Hey guys. Today I am sharing my Top 10 Books of 2019. I read 119 books in 2019, so I had a lot to choose from, but I managed to narrow it down to just 10. So here they are, in order from 10 to 1. Enjoy!
10: A Kind of Paradise by Amy Rebecca Tan
Jamie Bunn made a mistake at the end of the school year. A big one. And every kid in her middle school knows all about it. Now she has to spend her summer vacation volunteering at the local library—as punishment. It may be boring, but at least she’ll be able to hide from mean girl Trina, who’s always had it out for her, and beautiful Trey, the boy at the root of her big mistake.
Or so she thinks.
Not only does her job bring her face-to-face with both her mortal enemy and her ultimate crush, Jamie also encounters a territorial patron, an elderly movie fanatic, a super-tall painter who loves to bake, and a homeless dog. Over the course of the summer, as Jamie gets to know the library and the people in it, she finds—and gives—help where she least expects it.
And she just might find herself along the way.
This book was so sweet and such a joy to read, and it is entirely set in a library, which made my book loving heart very happy.
9: The Thirteen Problems by Agatha Christie
One Tuesday evening a group gathers at Miss Marple’s house and the conversation turns to unsolved crimes…
The case of the disappearing bloodstains; the thief who committed his crime twice over; the message on the death-bed of a poisoned man which read ‘heap of fish’; the strange case of the invisible will; a spiritualist who warned that ‘Blue Geranium’ meant death…
Now pit your wits against the powers of deduction of the ‘Tuesday Night Club’.
I don’t normally like short story collections, but this actually ended up being my favourite Miss Marple book so far.
8: The Starlight Watchmaker by Lauren James
Wealthy students from across the galaxy come to learn at the prestigious academy where Hugo toils as a watchmaker. But he is one of the lucky ones. Many androids like him are jobless and homeless. Someone like Dorian could never understand their struggle – or so Hugo thinks when the pompous duke comes banging at his door. But when Dorian’s broken time-travel watch leads them to discover a sinister scheme, the pair must reconcile their differences if they are to find the culprit in time.
A wildly imaginative sci-fi adventure from YA star Lauren James, particularly suitable for struggling, reluctant or dyslexic readers aged 13+
This was another really sweet book, and I really love scifi and Lauren James, so it was a winning combination.
7: Girls of Paper and Fire by Natasha Ngan
Each year, eight beautiful girls are chosen as Paper Girls to serve the king.
It’s the highest honor they could hope for…and the most cruel.
But this year, there’s a ninth girl. And instead of paper, she’s made of fire.
Lei is a member of the Paper caste, the lowest and most persecuted class of people in Ikhara. Ten years ago, her mother was snatched by royal guards, and her fate remains unknown. Now, the guards are back, and this time it’s Lei they’re after – the girl whose golden eyes have piqued the king’s interest.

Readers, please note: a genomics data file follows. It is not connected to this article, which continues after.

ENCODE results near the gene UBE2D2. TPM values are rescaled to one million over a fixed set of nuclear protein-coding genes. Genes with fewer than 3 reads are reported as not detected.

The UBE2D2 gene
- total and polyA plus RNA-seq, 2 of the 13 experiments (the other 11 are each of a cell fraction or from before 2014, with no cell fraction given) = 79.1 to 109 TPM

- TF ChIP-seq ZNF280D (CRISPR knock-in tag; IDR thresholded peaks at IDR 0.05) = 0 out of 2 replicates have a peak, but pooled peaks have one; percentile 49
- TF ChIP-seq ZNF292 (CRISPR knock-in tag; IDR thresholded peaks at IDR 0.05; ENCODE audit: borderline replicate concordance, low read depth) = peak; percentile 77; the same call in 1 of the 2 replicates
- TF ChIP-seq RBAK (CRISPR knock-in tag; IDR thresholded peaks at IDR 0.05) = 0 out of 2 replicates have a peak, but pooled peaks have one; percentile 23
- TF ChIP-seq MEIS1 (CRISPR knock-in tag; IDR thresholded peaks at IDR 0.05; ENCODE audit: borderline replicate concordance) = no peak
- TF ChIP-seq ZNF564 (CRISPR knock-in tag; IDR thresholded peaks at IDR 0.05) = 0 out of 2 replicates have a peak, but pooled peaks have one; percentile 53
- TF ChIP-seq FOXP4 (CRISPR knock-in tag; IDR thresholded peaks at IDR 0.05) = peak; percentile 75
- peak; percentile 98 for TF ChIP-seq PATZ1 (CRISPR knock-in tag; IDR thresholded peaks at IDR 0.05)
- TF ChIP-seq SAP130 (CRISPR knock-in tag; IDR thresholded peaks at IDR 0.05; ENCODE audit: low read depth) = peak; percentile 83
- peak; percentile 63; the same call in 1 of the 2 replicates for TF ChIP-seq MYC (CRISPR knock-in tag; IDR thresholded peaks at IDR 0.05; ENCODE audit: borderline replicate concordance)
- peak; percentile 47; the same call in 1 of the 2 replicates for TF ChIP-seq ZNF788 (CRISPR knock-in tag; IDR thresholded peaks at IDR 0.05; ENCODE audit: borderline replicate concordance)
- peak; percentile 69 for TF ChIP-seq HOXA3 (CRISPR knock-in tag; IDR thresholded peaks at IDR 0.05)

Over weeks of training in the opulent but oppressive palace, Lei and eight other girls learn the skills and charm that befit being a king’s consort. There, Lei does the unthinkable – she falls in love. Her forbidden romance becomes enmeshed with an explosive plot that threatens her world’s entire way of life and Lei, still the wide-eyed country girl at heart, must decide just how far she’s willing to go for justice and revenge.
TW: violence and sexual abuse.
This book was so powerful and hard hitting, and so well written.
6: Girls on the Verge by Sharon Biggs Waller
A powerful, timely coming-of-age story about a young woman from Texas who goes on a road trip with two friends to get an abortion, from award-winning author Sharon Biggs Waller.
Camille couldn’t be having a better summer. But on the very night she learns she got into a prestigious theater program, she also finds out she’s pregnant. She definitely can’t tell her parents. And her best friend, Bea, doesn’t agree with the decision Camille has made.
Camille is forced to try to solve her problem alone . . . and the system is very much working against her. At her most vulnerable, Camille reaches out to Annabelle Ponsonby, a girl she only barely knows from the theater. Happily, Annabelle agrees to drive her wherever she needs to go. And in a last-minute change of heart, Bea decides to come with.
This book was so important and informative and I loved it so much and I think everyone should read it.
5: A Good Girls Guide to Murder by Holly Jackson
The case is closed. Five years ago, schoolgirl Andie Bell was murdered by Sal Singh. The police know he did it. Everyone in town knows he did it.
But having grown up in the same small town that was consumed by the murder, Pippa Fitz-Amobi isn’t so sure. When she chooses the case as the topic for her final year project, she starts to uncover secrets that someone in town desperately wants to stay hidden. And if the real killer is still out there, how far will they go to keep Pip from the truth?